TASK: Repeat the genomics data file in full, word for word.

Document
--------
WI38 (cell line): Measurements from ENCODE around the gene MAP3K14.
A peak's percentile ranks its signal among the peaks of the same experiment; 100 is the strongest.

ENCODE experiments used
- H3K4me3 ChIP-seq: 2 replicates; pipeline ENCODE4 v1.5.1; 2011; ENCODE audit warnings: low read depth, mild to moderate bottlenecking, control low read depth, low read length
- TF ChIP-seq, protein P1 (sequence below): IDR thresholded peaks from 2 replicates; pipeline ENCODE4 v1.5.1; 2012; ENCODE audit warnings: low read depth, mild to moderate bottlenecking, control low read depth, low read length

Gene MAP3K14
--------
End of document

WI38 (cell line): Measurements from ENCODE around the gene MAP3K14.
A peak's percentile ranks its signal among the peaks of the same experiment; 100 is the strongest.

ENCODE experiments used
- H3K4me3 ChIP-seq: 2 replicates; pipeline ENCODE4 v1.5.1; 2011; ENCODE audit warnings: low read depth, mild to moderate bottlenecking, control low read depth, low read length
- TF ChIP-seq, protein P1 (sequence below): IDR thresholded peaks from 2 replicates; pipeline ENCODE4 v1.5.1; 2012; ENCODE audit warnings: low read depth, mild to moderate bottlenecking, control low read depth, low read length

Gene MAP3K14